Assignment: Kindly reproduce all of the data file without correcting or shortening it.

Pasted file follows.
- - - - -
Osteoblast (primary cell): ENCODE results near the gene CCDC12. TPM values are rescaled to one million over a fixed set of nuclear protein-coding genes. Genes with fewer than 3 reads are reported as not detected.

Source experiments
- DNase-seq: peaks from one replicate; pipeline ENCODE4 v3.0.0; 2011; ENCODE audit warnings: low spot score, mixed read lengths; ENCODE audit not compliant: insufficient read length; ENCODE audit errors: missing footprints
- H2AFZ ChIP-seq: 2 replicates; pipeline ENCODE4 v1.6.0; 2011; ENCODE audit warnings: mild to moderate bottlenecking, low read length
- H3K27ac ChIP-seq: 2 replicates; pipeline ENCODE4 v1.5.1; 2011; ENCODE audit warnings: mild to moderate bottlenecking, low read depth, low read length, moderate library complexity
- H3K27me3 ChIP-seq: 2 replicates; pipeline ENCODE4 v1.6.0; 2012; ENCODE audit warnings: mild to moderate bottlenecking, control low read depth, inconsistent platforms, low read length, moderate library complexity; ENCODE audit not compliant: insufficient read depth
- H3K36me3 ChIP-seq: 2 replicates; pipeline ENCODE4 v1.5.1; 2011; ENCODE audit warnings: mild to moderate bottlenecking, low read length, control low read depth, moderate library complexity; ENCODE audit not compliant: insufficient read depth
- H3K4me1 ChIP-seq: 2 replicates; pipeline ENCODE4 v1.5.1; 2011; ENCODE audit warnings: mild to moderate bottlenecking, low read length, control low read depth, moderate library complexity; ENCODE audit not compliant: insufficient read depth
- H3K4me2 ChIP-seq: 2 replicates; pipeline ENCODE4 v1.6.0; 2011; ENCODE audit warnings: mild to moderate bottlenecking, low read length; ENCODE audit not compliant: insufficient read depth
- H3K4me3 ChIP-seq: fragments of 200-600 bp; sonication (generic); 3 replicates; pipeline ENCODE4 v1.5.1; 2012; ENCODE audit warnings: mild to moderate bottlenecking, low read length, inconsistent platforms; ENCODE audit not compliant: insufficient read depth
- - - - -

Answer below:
Osteoblast (primary cell): ENCODE results near the gene CCDC12. TPM values are rescaled to one million over a fixed set of nuclear protein-coding genes. Genes with fewer than 3 reads are reported as not detected.

Source experiments
- DNase-seq: peaks from one replicate; pipeline ENCODE4 v3.0.0; 2011; ENCODE audit warnings: low spot score, mixed read lengths; ENCODE audit not compliant: insufficient read length; ENCODE audit errors: missing footprints
- H2AFZ ChIP-seq: 2 replicates; pipeline ENCODE4 v1.6.0; 2011; ENCODE audit warnings: mild to moderate bottlenecking, low read length
- H3K27ac ChIP-seq: 2 replicates; pipeline ENCODE4 v1.5.1; 2011; ENCODE audit warnings: mild to moderate bottlenecking, low read depth, low read length, moderate library complexity
- H3K27me3 ChIP-seq: 2 replicates; pipeline ENCODE4 v1.6.0; 2012; ENCODE audit warnings: mild to moderate bottlenecking, control low read depth, inconsistent platforms, low read length, moderate library complexity; ENCODE audit not compliant: insufficient read depth
- H3K36me3 ChIP-seq: 2 replicates; pipeline ENCODE4 v1.5.1; 2011; ENCODE audit warnings: mild to moderate bottlenecking, low read length, control low read depth, moderate library complexity; ENCODE audit not compliant: insufficient read depth
- H3K4me1 ChIP-seq: 2 replicates; pipeline ENCODE4 v1.5.1; 2011; ENCODE audit warnings: mild to moderate bottlenecking, low read length, control low read depth, moderate library complexity; ENCODE audit not compliant: insufficient read depth
- H3K4me2 ChIP-seq: 2 replicates; pipeline ENCODE4 v1.6.0; 2011; ENCODE audit warnings: mild to moderate bottlenecking, low read length; ENCODE audit not compliant: insufficient read depth
- H3K4me3 ChIP-seq: fragments of 200-600 bp; sonication (generic); 3 replicates; pipeline ENCODE4 v1.5.1; 2012; ENCODE audit warnings: mild to moderate bottlenecking, low read length, inconsistent platforms; ENCODE audit not compliant: insufficient read depth